I must admit I have never heard of the need for a pump in the basement to keep ground water away – is that common where you live? Mind you, the houses where I live right now here in London don’t even have basements, no one around here have that.

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    1. Thanks! Depending on the type of soil and how deep a basement is, a sump pump is needed to pump out any water that could flood the basement. They're a requirement in most homes, especially in areas where the water table is highly variable. They work to keep the foundation dry. Basements are very common on the East coast of the US.

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  32. I love the way you write, "it seemed too rocky, a direct result of having been filled with rocks" - priceless! I also love the way you account for your dog's needs, I'm glad he is coping with the new arrangement, since you clearly needed the extra rain garden extensions. Looking good and being practical. Fab.

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    1. Thanks, Janet!! Looking good combined with practicality is one of my favorite combos. :o)

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  33. OMG Tammy girl I have been laughing so much and almost spit water out on the monitor a few times .. these costumes ... hum ... which one is your husband's favorite ? haha .. too funny !
    What a lot of work and what a one woman plus non working parrot team ? ... I love rocks and this looks amazing .. great solution to your problem and I must say masterfully worked out ! .. Scout is a lucky dog to have you "looking" out for him : )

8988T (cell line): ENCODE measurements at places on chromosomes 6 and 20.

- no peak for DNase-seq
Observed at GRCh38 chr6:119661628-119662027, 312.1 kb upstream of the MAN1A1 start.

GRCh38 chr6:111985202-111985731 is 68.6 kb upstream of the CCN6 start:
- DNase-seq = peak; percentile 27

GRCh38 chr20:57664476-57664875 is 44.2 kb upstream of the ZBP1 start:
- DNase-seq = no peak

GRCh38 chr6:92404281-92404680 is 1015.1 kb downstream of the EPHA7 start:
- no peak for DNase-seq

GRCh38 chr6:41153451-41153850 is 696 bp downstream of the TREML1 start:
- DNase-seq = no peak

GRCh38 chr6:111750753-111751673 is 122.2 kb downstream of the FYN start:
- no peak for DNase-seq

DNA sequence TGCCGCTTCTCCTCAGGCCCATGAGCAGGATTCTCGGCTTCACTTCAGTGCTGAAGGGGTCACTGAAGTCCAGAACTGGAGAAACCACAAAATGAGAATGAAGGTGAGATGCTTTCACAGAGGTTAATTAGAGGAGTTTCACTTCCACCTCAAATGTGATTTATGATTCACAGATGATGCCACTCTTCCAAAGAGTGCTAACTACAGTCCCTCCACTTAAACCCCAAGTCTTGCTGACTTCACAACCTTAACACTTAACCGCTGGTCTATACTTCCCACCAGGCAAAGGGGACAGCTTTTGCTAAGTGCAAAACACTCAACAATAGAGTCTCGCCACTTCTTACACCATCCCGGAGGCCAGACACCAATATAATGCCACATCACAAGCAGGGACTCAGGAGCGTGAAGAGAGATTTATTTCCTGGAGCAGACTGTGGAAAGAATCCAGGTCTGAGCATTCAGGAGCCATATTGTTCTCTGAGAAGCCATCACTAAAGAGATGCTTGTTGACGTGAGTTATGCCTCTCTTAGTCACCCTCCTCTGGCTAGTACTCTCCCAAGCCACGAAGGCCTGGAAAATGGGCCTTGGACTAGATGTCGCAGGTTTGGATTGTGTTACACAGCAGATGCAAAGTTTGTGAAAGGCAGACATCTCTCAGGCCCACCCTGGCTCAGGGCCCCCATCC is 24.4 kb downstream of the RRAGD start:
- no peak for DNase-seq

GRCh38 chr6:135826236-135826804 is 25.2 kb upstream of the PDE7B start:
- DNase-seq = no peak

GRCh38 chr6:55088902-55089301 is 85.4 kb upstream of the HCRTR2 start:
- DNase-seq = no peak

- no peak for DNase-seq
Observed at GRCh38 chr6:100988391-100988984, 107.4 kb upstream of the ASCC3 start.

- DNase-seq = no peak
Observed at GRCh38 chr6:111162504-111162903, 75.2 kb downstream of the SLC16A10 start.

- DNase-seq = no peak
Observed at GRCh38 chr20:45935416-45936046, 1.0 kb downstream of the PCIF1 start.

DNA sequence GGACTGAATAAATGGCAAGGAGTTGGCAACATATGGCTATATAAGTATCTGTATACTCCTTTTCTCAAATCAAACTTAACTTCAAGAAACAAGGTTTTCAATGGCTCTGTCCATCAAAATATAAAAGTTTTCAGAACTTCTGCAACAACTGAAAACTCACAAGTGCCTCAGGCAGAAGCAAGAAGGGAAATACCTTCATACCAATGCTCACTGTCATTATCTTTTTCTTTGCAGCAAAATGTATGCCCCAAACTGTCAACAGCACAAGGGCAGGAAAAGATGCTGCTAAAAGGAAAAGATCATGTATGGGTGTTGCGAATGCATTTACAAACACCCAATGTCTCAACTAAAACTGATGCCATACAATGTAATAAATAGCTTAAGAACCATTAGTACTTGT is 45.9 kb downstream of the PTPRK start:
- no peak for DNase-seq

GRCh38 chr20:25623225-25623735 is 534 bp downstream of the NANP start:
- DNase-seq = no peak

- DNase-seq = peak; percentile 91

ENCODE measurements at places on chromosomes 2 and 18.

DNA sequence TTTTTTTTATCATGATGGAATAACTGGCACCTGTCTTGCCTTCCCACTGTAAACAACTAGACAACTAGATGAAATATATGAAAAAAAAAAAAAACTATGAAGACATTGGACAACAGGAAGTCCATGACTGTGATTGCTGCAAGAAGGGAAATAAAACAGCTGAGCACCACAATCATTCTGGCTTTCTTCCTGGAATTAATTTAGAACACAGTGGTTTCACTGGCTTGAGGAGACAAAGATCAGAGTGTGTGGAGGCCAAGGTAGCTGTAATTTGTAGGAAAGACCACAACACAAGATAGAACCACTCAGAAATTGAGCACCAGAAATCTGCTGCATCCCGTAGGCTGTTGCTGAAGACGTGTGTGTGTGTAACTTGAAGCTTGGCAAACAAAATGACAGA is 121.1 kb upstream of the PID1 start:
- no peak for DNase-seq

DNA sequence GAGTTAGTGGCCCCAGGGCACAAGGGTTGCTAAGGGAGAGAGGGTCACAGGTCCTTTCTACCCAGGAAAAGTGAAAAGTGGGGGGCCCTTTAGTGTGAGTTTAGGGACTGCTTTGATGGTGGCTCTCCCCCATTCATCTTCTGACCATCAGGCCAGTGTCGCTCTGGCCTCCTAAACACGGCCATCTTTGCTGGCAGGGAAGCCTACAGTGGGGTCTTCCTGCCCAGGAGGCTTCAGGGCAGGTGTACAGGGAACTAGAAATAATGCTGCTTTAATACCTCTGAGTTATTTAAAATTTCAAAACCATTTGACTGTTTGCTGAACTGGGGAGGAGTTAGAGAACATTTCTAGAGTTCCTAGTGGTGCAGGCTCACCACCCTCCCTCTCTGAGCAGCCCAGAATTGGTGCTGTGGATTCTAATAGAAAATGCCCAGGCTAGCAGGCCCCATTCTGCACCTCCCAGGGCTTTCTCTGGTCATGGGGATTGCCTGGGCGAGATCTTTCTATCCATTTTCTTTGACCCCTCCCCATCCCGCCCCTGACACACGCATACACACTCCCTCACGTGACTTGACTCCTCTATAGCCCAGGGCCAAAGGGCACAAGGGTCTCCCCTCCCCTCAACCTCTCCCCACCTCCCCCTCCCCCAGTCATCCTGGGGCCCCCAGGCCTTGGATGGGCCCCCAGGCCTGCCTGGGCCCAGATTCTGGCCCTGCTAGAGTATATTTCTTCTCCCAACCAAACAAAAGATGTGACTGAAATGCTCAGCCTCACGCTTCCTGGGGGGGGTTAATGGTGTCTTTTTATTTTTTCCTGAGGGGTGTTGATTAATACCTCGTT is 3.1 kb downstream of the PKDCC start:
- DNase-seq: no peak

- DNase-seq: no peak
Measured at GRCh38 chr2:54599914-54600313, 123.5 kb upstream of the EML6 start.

Well done you !
    Joy
    PS .. do you do a dancehall routine on the side for birthdays and bachelor parties ?? hehehe

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    1. This might really surprise you but dressing up in those silly costumes is actually a bit stressful. I was so nauseous before those pics were taken, I couldn't eat. But I force myself to do it to to keep from settling into a comfort zone. I want to challenge myself. I'm an outgoing introvert instead of the shameless exhibitionist these pics might imply. But I have a friend who is a dancer with a closet full of cool costumes and a few others who wear costumes for career/hobbies and they do it with so much joi de vivre that I decided a few years ago that it would be a great way to add some humor to something that people often take too seriously and can get really uptight about - gardening. As for my husband, he think they're funny but his favorite outfit is my birthday suit. ;o)

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  34. Hello Tammy, that's an incredible amount of work, all done in an incredible dress! When you're down here I'm going to interrogate for all you know about rain gardens because after the incredibly wet winter we've had, the garden is still submerged and I'm planning on a big area of bog that all the water can drain to. I'm imagining a mass of candelabra primulas, lobelia, and a river of Calla Lily. You can help me dig it all out!

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    1. You'll be the first English gardener to have a rain garden!! Maybe I should show up with a shovel and my yellow boots. :o)

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  35. Wow. Wow! That is some impressive work. Just the idea of all that digging makes me want to head inside and do some art :-)